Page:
Ottawa last November said it would conduct a review of Crown assets, and government documents publicized since then suggest the government would consider privatizing VIA Rail and at least eight corporations requiring federal financial assistance. The move is part of a government effort to rein in Canada’s deficit, expected to surpass C$50 billion (US$46 billion) this year. Asset sales are projected to raise as much as C$4 billion (US$3.7 billion).
Under the Financial Administration Act, Parliament would have to approve the privatization of any Crown corporation, and such passage is not assured, observers said.
A Finance Department spokeswoman said the asset review won't necessarily lead to sales in all cases.
Amid fallen giant General Motors Corp.’s larger troubles,the beleaguered U.S. auto manufacturer owes CSX Corp. $8.9 million for automotive shipments. CSX hopes to receive some reimbursement despite GM’s declaration of bankruptcy June 1.
"We've had informal discussions about that they would assume our contract and wouldn't be able to get out of bankruptcy until they made good," CSX spokesman Garrick Francis said. Francis said CSX has carrier liens on all the goods that are in transit so it won't lose money on those carloads.
CSX’s involvement and exposure is relatively small, given that Detroit-based GM owes creditors roughly $172 billion.
RailComm says its wireless remote control derail system at Hammond, Ind.-based Indiana Harbor Belt Railroad’s RIP track facility is fully functional. A customized Local Control Panel, located within the shop, provides wireless remote control to the derails. The panel includes a keypad for advanced security and logging.
The user is required to input a unique passcode (PIN #) to operate the derail machines. All control panel operations are recorded and stored on a wirelessly linked PC workstation.
The data entries contain the name and trade of the operator, the nature of the operation, and the date and time. Fairport, N.Y.-based RailComm says the workstation allows supervisors, managers, and other authorized personnel to review the operation logs and manage the system security.
Sen. Herb Kohl (D-Wis.), prime sponsor of Senate bill S. 146, the Railroad Antitrust Enforcement Act of 2009, said Monday he was canceling a Senate vote on the bill, originally scheduled for June 2. S. 146 seeks to remove the rail industry’s limited antitrust exemptions, and also would remove the Surface Transportation Board’s exclusive jurisdiction over the rail industry.
Kohl said he has reached agreement with others, including Sen. Jay Rockefeller (D-W.Va.), chairman of the Senate Commerce Committee, to possibly include some limited portions of S. 146 into a bill that the Senate Commerce Committee plans to introduce in the near future that would reauthorize the STB.
In a “Dear Colleague” letter Monday signed by both Kohl and Rockefeller, the senators said “we have jointly decided to ask Senator [Harry] Reid (D-Nev.) to withdraw the pending cloture petition on S. 146, the Railroad Antitrust Enforcement Act. We share the common goals of addressing the longstanding concerns of rail shippers and making the rail industry more competitive.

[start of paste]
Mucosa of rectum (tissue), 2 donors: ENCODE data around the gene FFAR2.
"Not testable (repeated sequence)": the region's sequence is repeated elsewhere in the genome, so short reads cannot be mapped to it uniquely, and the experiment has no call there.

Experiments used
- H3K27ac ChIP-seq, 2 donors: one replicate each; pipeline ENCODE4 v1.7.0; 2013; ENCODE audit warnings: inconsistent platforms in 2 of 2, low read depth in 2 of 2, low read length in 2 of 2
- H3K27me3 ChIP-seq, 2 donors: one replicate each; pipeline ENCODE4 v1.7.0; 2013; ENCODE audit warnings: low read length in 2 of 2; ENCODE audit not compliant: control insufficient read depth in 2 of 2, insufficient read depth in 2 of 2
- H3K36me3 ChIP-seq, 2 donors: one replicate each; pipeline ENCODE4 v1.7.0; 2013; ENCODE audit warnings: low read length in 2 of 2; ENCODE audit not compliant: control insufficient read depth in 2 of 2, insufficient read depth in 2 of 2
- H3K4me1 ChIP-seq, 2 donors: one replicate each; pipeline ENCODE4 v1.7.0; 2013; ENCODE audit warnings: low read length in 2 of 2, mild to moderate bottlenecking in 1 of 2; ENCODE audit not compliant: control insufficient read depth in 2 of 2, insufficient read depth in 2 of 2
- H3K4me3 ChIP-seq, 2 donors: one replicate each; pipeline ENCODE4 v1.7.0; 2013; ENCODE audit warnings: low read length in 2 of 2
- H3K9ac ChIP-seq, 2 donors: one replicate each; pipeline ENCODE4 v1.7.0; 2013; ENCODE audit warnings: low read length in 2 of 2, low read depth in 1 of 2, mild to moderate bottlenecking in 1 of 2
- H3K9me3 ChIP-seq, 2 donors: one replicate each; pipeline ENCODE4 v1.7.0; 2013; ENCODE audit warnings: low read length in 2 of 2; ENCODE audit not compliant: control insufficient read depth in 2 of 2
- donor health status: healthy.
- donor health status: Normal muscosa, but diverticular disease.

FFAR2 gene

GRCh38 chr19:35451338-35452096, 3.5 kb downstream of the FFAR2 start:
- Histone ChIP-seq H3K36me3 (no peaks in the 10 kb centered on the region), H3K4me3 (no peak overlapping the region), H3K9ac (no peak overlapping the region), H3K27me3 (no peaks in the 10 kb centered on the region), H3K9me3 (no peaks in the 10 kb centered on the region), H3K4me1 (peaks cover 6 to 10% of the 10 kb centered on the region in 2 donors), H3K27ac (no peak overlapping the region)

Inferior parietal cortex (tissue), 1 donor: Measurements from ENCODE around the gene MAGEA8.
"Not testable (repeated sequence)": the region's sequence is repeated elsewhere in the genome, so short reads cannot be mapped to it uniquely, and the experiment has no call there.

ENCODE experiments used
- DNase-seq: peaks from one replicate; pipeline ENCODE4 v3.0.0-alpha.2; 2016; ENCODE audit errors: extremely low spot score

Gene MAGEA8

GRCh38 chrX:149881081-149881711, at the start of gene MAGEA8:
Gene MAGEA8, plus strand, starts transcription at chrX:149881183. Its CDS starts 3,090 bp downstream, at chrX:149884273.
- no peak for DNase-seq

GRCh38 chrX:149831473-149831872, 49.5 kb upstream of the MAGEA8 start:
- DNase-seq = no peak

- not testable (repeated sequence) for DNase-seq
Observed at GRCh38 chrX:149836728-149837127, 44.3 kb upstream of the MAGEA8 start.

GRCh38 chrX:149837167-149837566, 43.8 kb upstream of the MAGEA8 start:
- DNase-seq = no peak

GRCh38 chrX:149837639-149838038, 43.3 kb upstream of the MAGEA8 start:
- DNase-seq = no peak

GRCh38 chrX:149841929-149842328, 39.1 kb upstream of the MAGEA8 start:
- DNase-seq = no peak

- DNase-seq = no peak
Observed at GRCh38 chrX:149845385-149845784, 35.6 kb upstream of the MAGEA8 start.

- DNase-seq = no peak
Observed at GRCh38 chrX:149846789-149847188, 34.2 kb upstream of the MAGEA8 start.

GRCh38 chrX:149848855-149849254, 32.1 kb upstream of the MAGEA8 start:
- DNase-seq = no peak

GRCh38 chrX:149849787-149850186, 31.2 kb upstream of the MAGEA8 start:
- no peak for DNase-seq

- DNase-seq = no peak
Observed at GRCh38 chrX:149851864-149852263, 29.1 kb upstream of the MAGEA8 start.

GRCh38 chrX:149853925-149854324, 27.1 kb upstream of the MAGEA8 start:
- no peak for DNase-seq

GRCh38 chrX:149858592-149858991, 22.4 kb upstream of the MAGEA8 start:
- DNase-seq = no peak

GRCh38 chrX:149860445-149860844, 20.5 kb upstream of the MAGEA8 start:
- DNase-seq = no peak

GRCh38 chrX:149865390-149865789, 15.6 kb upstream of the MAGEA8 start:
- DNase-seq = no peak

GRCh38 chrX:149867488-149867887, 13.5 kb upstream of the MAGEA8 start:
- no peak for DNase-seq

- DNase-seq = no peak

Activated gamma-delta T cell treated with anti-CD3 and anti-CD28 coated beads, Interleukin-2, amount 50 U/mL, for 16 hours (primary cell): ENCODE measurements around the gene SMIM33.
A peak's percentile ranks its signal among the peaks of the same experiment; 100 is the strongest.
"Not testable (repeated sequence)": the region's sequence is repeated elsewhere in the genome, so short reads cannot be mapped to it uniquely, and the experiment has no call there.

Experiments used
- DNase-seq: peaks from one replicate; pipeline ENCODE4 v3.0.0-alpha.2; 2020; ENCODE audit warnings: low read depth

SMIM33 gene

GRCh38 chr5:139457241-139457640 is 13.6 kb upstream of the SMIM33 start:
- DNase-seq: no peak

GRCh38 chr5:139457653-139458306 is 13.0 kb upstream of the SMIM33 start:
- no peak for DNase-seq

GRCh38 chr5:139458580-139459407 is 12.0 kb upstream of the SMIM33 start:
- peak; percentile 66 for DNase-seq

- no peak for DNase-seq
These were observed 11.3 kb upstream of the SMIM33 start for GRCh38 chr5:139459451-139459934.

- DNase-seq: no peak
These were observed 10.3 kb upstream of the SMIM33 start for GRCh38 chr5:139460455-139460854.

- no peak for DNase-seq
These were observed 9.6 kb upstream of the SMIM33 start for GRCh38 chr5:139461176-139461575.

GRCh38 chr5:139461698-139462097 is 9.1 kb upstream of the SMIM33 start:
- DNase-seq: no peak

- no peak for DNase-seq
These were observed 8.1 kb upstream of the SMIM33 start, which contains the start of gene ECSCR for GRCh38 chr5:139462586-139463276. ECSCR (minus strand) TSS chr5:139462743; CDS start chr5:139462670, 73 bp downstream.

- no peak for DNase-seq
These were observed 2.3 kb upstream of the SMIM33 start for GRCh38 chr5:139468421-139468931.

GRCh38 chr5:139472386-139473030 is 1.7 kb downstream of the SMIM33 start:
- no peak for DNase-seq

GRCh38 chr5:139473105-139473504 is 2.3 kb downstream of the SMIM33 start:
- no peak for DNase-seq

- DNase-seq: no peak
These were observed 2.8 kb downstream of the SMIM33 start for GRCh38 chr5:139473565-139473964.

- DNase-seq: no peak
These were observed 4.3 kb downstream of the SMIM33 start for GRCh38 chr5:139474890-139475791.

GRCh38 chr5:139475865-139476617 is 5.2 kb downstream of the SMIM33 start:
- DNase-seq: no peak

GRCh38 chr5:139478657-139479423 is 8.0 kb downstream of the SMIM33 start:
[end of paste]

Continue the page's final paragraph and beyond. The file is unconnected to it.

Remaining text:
“The Commerce and Judiciary Committees intend to work together on comprehensive rail competition legislation,” the letter continued. “We hope to shortly have a bipartisan package that reforms the Surface Transportation Board and repeals the railroads’ antitrust exemption available for the consideration by the full Senate. We are working on harmonizing our two efforts to produce a robust reform package.”
Late last week, Rockefeller and three other Commerce Committee members—Sens. Kay Bailey Hutchison (R-Tex.), Frank Lautenberg (D-N.J.), and John Thune (R-S.D.)—circulated a letter asking other senators to oppose a procedural motion that must pass before the Senate can take a final vote on the bill’s passage. The move was backed by the Brotherhood of Locomotive Engineers and Trainmen.
Railroad stocks handily outperformed the Dow Jones Industrial average in a Wall Street rally that followed the release of unexpectedly strong economic indicators. Reuters said the new data "bolstered optimism that the worst of the global recession was past."
In early afternoon trading, the Dow was up 2.55%, with railroads showing the following gains: CSX, 7.02%; Union Pacific, 6.60%. Norfolk Southern, 6.53%; Burlington Northern Santa Fe, 5.95%; Canadian Pacific, 4.23%; Kansas City Southern, 3.2%; and Canadian National, 2.72%.
One welcome sign was the Commerce Department's report on Monday that U.S. construction posed an unexpected 0.9% gain in Ariel--the second month in a row that builders around the country increased spending. Economists had expected a 1.2% drop in April.
More good news came from the Institute for Supply Management, which said its May index of manufacturing was 42.8, its highest level since last September. Thomson Reuters analysts had anticipated a May index of 42.
Meanwhile, railroad traffic, while still registering double-digit losses, appears to have slowed its rate of decrease. U.S. carload traffic for the week ended May 23 was 21.5% below the corresponding week in 2008, but 4.9% ahead of the previous week.